Recent Trends in Soviet Agriculture

Published date01 June 1954
DOI10.1177/106591295400700205
Date01 June 1954
Subject MatterArticles
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RECENT TRENDS IN SOVIET AGRICULTURE
CARL J. SCHNEIDER AND ROY D. LAIRD
University of Nebraska
University of Washington
HE
COMMUNIST
regime in Russia confronts one of its most difficult
internal problems on the farm. Able foreign observers agree that
’*’
Soviet agriculture is one of the weakest links in the economy and in
the system of political control. The history of Soviet agriculture is a series
of advances, followed by retreats when the regime met resistance which
it could not crush without endangering the entire system., Postwar develop,
ments affecting established relations in collectivized agriculture provide
additional evidence of the continuing nature of the problem and afford
some insight into the thinking of the Soviet policy makers.
In order to fully understand the recent trends of agrarian policy it is
necessary to know that nothing in the tortuous history of Soviet agriculture
suggests a satisfactory or even adequate solution to the difficulties that
have confronted the regime ever since the revolution of 1917. Mass col-
lectivization did not become an accomplished fact until the early 1930’s.
Prior to that time, various forms of collective farming had been tried,
and a start made with huge state-owned farms. Although title to land
was taken over early by the state, little effort was made, except for the brief
period of the civil war and &dquo;war communism&dquo; (1918,21), to deny the
peasant the right to farm the land on an individual basis and to enjoy
the fruits of his labor. Under Lenin’s New Economic Policy (NEP, 1921,
28), state controls and restrictions were relaxed, forcible requisitioning
was abandoned, individual farming --a- with the accompanying rise of the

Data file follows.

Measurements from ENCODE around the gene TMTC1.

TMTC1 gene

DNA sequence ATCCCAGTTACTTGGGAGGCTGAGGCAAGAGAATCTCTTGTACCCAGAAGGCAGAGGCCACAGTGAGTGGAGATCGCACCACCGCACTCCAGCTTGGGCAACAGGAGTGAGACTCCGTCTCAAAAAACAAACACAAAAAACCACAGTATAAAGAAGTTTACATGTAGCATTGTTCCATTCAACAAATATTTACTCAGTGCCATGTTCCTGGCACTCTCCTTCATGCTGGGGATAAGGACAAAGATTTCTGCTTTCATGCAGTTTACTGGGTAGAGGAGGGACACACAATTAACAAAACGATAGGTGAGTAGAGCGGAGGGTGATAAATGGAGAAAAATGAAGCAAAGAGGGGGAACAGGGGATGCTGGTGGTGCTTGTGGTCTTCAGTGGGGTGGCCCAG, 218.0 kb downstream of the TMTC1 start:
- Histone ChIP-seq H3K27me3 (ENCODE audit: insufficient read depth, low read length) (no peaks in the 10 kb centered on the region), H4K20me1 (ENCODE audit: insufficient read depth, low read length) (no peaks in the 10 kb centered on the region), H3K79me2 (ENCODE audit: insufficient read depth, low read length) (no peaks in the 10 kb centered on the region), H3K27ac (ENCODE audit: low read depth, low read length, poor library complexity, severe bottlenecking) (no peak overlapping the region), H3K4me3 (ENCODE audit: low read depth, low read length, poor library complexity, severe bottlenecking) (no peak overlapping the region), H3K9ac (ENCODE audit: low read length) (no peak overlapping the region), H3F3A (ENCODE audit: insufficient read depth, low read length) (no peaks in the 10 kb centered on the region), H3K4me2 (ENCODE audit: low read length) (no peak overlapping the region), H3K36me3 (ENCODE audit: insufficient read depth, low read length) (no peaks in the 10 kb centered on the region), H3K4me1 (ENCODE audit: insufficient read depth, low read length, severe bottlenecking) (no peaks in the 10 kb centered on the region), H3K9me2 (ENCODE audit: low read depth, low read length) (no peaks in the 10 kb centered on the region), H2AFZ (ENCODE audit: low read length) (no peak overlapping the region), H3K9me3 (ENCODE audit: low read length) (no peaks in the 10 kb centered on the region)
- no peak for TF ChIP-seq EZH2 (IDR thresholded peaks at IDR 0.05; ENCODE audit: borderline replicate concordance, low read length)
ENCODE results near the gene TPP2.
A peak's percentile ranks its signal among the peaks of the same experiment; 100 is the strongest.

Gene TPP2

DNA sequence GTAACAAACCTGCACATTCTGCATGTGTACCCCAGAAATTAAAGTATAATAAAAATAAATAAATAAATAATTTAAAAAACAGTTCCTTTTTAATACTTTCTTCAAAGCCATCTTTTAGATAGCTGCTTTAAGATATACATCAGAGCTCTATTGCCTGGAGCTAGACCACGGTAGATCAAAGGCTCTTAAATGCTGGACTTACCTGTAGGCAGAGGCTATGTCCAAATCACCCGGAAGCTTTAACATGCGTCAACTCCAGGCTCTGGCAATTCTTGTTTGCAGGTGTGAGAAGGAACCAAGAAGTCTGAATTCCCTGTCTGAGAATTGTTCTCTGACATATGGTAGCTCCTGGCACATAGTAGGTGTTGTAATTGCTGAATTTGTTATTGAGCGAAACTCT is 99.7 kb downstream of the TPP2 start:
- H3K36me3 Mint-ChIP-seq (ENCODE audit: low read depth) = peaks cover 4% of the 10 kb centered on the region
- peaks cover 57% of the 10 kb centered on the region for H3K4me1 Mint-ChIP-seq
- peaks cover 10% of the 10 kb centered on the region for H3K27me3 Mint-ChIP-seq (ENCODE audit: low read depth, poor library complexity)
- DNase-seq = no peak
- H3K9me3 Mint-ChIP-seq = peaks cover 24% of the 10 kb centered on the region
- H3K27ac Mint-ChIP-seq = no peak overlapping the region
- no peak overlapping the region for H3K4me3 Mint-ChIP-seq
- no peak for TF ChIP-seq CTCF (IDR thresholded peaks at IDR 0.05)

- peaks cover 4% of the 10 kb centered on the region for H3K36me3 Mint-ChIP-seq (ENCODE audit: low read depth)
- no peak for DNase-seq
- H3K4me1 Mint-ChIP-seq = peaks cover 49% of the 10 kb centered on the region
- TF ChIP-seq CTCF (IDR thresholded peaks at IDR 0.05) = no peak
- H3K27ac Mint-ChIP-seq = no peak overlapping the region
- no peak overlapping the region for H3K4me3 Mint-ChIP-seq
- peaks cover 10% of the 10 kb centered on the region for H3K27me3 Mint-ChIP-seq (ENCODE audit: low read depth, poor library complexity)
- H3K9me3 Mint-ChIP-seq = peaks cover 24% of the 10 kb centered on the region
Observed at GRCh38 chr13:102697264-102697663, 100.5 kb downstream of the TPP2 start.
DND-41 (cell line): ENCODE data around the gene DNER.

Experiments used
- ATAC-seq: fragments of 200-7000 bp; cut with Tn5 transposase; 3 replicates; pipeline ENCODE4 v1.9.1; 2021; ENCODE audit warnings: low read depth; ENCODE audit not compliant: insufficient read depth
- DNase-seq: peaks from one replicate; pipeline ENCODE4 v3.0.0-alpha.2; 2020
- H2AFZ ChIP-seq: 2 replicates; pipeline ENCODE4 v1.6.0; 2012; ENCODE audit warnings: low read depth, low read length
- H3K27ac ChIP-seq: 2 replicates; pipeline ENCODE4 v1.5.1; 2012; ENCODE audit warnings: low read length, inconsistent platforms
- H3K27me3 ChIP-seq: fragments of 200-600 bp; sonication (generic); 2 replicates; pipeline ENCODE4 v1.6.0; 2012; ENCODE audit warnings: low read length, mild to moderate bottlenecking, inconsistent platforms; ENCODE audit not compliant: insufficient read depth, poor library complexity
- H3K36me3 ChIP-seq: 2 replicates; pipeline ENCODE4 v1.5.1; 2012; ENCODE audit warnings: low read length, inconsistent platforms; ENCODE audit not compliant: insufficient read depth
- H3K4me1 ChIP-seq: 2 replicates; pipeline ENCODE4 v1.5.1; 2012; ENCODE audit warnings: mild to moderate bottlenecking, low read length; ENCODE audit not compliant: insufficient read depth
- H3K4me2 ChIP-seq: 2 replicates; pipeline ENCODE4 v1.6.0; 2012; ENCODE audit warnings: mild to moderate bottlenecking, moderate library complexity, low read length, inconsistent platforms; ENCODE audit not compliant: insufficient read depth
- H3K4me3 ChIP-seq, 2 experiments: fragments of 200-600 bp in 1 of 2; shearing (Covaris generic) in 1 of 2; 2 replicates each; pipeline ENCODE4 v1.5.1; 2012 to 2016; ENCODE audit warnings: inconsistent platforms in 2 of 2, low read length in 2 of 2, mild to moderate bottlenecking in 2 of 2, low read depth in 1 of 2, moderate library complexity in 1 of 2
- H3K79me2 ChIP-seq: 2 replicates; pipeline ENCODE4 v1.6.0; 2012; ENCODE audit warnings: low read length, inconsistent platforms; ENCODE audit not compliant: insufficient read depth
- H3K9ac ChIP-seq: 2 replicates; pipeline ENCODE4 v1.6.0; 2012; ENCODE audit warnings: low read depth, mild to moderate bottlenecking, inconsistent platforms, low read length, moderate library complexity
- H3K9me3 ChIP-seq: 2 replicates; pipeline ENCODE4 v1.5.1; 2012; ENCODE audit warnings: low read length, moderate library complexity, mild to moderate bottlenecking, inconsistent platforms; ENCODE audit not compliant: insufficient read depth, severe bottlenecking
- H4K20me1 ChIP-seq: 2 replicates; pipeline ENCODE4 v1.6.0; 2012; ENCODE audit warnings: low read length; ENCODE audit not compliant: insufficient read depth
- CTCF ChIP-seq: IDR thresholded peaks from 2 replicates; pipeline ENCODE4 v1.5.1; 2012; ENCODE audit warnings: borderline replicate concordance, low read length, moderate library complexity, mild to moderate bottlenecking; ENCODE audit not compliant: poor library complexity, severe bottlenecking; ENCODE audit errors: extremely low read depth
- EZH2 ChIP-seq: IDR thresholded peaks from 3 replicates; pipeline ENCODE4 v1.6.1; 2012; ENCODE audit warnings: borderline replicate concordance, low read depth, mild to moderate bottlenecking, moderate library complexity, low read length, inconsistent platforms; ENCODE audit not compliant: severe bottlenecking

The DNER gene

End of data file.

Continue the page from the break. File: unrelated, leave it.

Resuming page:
kulaks -
was tolerated, and free trade in agricultural produce was per-
mitted. The incongruity of this situation is an avowedly socialistic society
was obvious; moreover, it became increasingly evident that the state
planning organs could not deal adequately with millions of individual
peasant households. For these and other reasons, a sharp break with NEP
practice became a logical necessity. A forewarning of the inevitable shift
in policy is found in Stalin’s speech to the Central Committee of the
Communist party in 1928, on the eve of the first Five Year Plan. Stalin
said:
We must not for too long a period of time base the Soviet power and the socialist
structure on two different foundations, on the foundation of the largest and most
unified socialist industry and on the foundation of the most divided and backward small
peasant farming. It is necessary gradually, but systematically and stubbornly, to remake
agriculture on a new technical basis, on the basis of big production, pulling it up to the
socialist industry.2
1
On the history of Soviet agriculture see: Naum Jasny, The Socialized Agriculture of the USSR
(Stanford, California: Stanford University Press, 1949); Leonard E. Hubbard, Economics of
Soviet Agriculture (New York: The Macmillan Co., 1939).
2
Quoted in W. H. Chamberlin, The Soviet Planned Economic Order (Boston: World Peace Founda-
tion, 1931), p. 105.
227


228
The subsequent &dquo;socialist offensive&dquo; against &dquo;capitalist elements&dquo; in
the Russian villages was designed to remove the dangers of a restoration of
capitalism inherent in the continued existence of individual farming enter-
prises and to introduce socialist economic relationships in agriculture; it
was carried out with every means of coercion and persuasion available
to party and state. The consequent drastic reorganization of the agrarian
structure gave to Soviet agriculture its present familiar outlines, in which